Zach, people have covered it. Just thought I'd give you the questions you'll need to consider for the plotting:
Why does she need a lawyer?
A. If it's criminal, the prosecutor will handle the case. BUT, if her family is worried, sometimes people hire outside counsel to follow along with the case to make sure nothing goes awry. You see this in cases where the attacker is prominent and the victim wants to preserve grounds for a civil suit (ie: avoiding a not-guilty verdict). It's rare, but it happens.
B. If they are suing the attacker personally (civilly), the parent COULD handle the case but it's emotionally grueling, so not common. (When our dogs were mauled by a neighboring dog, my hubs didn't even handle that case. We had a another lawyer in the firm do it.) Ask:
a. What kind of lawyer is dad?
b. What kind of law firm is he in?
c. Is there a story-reason for him to handle the case? (ie: serious vengeance subplot)

Good Luck, Zach!

Ketzel
05-14-2014, 06:55 PM
"A lawyer who represents himself has a fool for a client."
To which many lawyers would respond, "I'd rather have a fool for a client than a fool for a lawyer," and go on to represent themselves. It's not prohibited, it may be inadvisable and in the OP's case, as has been said, it's probably unnecessary, unless she is also being charged with assault on the other party/ies to the fight.

NateSean
05-16-2014, 03:22 PM
When I saw the title "Lawyer needs a lawyer" my mind flashed to The Street Lawyer by John Grisham. It's not what you're looking for, but it does involve a lawyer who later needs a lawyer to represent him. Incidentally so is The Associate but that's a different story entirely.


But, if she's the victim of a crime, she doesn't need a lawyer.

Maybe the attacker claims she seduced him and that she got violent when he refused to be intimate with her. Playing the victim himself so she's forced to defend herself with legal counsel? Just a thought. That's an old story with the burglar suing the home owners, but it could work in a story.

WeaselFire
05-17-2014, 05:04 AM
I have a feeling that this is an exceptionally stupid question.
Not stupid, just really confusing.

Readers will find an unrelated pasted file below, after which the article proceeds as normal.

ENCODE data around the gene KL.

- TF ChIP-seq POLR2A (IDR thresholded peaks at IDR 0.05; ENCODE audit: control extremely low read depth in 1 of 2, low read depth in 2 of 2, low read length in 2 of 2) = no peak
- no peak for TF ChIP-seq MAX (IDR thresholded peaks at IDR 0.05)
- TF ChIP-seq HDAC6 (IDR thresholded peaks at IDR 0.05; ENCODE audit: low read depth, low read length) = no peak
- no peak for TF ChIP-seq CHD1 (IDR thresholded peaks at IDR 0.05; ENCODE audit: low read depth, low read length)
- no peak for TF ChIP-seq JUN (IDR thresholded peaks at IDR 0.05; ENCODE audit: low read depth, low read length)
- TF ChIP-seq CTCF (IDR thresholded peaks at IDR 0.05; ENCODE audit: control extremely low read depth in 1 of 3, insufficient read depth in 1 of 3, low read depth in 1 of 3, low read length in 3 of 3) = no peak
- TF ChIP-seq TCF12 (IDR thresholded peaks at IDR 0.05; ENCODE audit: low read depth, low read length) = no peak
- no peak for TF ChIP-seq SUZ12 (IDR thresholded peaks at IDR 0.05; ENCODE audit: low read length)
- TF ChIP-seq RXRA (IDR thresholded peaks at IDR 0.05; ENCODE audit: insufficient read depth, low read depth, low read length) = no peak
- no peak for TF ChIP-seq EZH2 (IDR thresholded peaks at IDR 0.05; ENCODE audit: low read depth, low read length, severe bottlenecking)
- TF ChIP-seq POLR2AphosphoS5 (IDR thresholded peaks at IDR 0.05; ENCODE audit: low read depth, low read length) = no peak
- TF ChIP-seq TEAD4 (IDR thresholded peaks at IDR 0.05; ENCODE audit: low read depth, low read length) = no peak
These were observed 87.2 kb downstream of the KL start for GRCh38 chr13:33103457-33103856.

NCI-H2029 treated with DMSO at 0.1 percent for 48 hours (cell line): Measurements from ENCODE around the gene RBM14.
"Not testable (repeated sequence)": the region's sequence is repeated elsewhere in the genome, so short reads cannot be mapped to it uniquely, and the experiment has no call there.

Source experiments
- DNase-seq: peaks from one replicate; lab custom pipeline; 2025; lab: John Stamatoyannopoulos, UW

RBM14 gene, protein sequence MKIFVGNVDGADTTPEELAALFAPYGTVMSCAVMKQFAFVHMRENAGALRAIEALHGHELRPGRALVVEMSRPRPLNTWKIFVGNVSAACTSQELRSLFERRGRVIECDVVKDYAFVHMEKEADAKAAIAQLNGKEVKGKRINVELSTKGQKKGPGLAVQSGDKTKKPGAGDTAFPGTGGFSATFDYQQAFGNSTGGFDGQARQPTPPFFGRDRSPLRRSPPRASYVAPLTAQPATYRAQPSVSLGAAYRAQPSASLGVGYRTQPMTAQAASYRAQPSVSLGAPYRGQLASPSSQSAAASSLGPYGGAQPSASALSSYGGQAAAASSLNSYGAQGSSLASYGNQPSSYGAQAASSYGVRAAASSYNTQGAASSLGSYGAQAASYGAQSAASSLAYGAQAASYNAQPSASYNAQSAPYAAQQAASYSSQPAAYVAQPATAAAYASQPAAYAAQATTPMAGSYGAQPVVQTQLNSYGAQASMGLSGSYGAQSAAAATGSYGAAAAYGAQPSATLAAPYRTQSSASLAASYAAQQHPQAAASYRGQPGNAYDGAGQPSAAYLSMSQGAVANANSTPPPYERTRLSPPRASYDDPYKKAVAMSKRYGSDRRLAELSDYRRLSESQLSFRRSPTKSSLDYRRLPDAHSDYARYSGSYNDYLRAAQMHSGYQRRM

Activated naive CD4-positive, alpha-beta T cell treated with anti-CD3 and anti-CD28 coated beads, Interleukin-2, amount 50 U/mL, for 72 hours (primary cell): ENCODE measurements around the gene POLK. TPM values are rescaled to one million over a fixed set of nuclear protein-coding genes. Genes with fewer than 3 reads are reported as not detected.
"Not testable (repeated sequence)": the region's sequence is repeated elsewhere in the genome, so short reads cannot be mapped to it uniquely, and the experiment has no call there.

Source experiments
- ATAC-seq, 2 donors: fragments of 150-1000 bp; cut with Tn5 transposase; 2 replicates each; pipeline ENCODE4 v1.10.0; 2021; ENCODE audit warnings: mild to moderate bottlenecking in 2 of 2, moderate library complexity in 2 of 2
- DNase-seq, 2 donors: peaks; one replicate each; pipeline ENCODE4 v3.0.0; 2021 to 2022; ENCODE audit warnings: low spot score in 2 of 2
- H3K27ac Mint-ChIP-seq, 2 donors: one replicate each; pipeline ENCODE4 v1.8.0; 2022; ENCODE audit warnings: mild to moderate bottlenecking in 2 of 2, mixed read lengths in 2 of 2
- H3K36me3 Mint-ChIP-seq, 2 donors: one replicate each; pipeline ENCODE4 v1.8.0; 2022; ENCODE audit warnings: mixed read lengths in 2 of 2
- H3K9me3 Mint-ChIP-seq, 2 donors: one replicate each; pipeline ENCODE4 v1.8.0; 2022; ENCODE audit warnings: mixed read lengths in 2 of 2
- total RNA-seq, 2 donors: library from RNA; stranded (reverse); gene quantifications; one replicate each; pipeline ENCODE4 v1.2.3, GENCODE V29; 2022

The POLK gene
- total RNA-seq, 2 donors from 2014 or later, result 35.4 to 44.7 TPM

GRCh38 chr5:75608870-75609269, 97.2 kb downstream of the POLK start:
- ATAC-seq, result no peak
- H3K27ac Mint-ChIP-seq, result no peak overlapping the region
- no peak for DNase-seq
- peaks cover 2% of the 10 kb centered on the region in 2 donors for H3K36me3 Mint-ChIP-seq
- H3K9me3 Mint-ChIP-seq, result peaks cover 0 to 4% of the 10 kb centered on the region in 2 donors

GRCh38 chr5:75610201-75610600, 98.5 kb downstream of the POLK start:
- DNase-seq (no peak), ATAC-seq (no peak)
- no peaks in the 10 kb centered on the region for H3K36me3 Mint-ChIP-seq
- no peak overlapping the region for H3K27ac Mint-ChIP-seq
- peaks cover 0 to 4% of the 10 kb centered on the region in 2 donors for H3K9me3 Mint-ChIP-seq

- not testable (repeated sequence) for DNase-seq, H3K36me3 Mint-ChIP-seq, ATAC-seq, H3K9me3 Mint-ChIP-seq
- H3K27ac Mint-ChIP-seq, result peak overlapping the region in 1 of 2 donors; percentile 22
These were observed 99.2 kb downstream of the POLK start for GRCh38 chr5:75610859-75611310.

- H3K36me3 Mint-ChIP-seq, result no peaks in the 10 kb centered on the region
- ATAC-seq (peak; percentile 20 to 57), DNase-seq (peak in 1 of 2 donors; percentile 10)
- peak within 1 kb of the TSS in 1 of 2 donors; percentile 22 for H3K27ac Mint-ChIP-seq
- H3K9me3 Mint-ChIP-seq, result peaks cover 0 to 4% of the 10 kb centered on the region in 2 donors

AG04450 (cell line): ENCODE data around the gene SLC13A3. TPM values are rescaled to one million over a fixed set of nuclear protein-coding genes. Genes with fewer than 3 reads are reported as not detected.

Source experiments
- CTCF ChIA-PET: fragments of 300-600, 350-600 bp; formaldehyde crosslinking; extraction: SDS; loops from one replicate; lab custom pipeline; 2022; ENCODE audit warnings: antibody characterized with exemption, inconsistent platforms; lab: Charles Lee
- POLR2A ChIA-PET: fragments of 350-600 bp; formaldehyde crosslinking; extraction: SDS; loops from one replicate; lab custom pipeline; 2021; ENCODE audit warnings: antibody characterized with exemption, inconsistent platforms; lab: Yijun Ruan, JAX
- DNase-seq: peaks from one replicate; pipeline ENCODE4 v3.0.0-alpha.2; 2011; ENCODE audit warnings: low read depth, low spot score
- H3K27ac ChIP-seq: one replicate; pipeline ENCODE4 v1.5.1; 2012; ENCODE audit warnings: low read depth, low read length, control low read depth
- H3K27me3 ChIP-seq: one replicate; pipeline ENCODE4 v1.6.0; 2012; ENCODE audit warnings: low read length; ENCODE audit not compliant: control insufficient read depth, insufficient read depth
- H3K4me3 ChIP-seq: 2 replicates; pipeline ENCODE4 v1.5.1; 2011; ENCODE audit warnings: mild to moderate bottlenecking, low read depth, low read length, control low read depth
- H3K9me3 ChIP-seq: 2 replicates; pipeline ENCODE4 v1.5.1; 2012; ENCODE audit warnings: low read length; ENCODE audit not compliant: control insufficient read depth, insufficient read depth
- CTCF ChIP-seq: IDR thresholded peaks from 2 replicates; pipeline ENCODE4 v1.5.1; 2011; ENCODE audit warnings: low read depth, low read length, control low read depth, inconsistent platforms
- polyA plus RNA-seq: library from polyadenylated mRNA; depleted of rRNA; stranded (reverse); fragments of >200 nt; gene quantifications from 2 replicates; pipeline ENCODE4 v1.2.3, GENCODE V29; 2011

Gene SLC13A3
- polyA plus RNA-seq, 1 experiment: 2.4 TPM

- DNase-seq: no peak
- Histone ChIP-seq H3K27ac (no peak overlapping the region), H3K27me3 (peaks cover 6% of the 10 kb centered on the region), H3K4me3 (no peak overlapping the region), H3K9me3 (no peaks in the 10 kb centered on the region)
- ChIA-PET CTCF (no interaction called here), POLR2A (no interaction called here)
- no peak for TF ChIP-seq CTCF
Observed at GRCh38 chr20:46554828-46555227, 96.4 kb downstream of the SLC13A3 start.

Victims don't hire a lawyer to handle the criminal case against the attacker. So your answer is "None of the above."

Jeff

ZachJPayne
05-20-2014, 10:00 PM
Thank you all! (And sorry for the delay in getting back to you).

Basically, both the mom and dad of the victim are both criminal defense lawyers.

So what I understand now, one (or both) of them would stand behind the Prosecutor to make sure that everything goes straightforward. They end up deciding on charging the attacker with Assault with a Deadly Weapon.

Of course, Attacker's dad turns out to be a lawyer, as well. (This is set in a California beach town, so I don't imagine this would be too out of place). So his dad files some kind of lawsuit against the victim and her family. (Slander, probably, maybe wrongful arrest, or something in that vain-- maybe the dad's even deluded enough to accuse them of conspiring against his son, or fabricating a case -- I'll have to do more research and thinking on that front).

Ketzel
05-20-2014, 11:19 PM
So what I understand now, one (or both) of them would stand behind the Prosecutor to make sure that everything goes straightforward. They end up deciding on charging the attacker with Assault with a Deadly Weapon.

If by "they" you mean the lawyer-parents and the prosecutor, then that's not a realistic set-up. No prosecutor is going to include the victim's parents in the decision on what to charge, even if (maybe even especially if) they are criminal defense lawyers.